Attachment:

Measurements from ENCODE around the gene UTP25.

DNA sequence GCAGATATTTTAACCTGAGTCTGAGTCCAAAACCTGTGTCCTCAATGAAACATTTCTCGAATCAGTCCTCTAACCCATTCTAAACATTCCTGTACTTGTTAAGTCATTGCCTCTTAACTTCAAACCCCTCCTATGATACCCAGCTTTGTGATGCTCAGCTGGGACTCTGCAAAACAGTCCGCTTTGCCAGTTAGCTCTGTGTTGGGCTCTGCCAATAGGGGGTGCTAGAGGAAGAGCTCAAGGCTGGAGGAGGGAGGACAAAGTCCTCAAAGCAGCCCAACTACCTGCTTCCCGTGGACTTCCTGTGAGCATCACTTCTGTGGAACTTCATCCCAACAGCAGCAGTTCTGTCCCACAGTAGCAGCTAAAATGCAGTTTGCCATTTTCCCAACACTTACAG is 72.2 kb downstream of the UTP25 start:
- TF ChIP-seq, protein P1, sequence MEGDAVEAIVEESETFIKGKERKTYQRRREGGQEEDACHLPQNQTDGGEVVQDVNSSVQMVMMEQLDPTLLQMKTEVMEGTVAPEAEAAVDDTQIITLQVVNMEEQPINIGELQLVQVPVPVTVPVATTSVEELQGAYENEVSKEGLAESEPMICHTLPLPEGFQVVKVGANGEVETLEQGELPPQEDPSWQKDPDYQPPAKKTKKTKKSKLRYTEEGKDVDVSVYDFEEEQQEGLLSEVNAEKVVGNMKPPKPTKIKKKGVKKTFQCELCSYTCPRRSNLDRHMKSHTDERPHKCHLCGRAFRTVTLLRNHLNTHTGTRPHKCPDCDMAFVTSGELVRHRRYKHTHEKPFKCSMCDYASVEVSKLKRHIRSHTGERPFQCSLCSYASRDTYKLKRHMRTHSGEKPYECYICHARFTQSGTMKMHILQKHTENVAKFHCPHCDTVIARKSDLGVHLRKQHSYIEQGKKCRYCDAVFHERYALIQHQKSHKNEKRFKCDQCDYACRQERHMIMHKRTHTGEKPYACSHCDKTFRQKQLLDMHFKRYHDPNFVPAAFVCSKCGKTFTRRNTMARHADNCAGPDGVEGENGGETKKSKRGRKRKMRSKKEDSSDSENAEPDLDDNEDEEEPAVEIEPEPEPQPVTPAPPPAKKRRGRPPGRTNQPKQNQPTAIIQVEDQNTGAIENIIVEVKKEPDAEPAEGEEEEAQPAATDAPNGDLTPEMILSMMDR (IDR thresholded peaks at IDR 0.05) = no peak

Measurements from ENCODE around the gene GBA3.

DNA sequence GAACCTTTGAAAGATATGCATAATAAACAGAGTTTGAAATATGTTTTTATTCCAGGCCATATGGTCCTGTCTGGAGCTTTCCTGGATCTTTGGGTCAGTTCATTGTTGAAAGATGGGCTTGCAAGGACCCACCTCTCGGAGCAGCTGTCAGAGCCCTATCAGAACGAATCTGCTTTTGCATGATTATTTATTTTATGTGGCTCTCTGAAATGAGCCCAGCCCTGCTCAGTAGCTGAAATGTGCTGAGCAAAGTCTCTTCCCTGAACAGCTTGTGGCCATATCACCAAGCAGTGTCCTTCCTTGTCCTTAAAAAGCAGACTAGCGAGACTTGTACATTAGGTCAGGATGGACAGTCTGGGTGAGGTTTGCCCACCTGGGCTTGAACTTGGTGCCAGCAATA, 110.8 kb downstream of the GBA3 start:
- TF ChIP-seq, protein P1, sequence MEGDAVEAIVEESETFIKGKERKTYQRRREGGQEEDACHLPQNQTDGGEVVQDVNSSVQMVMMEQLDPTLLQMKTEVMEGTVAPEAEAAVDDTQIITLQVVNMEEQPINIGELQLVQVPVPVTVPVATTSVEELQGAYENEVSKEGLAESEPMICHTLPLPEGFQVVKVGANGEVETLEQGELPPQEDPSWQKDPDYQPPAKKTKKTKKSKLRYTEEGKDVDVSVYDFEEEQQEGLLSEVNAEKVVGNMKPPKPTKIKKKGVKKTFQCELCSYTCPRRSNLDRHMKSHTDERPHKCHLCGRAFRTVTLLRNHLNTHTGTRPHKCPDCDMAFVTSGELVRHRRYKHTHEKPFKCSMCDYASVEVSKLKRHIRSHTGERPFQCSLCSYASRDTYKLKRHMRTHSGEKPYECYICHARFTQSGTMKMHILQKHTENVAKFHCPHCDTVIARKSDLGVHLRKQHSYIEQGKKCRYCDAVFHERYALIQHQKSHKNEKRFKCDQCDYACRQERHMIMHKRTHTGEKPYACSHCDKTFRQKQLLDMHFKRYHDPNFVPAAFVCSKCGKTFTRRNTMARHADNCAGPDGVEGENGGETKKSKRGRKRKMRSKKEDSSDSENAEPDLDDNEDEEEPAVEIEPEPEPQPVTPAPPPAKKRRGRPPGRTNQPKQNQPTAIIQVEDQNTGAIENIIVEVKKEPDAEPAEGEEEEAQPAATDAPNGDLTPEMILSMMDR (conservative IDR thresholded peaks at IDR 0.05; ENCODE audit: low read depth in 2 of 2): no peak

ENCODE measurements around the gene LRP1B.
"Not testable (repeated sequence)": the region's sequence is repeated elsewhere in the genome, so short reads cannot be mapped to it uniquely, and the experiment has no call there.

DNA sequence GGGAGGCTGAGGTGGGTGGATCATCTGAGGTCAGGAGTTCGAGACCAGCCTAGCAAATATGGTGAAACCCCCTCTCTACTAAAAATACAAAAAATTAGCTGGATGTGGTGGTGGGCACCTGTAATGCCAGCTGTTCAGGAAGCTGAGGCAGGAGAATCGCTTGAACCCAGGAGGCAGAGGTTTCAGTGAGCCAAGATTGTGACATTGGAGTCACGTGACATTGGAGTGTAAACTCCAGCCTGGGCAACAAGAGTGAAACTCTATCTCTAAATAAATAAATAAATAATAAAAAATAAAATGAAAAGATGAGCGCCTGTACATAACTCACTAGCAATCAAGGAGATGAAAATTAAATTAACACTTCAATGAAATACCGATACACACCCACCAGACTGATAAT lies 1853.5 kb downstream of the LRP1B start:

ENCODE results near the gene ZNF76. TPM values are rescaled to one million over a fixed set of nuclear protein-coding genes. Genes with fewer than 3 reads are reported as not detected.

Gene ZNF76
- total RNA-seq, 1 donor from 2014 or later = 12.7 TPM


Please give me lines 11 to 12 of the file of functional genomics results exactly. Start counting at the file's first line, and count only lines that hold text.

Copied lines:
Gene ZNF76
- total RNA-seq, 1 donor from 2014 or later = 12.7 TPM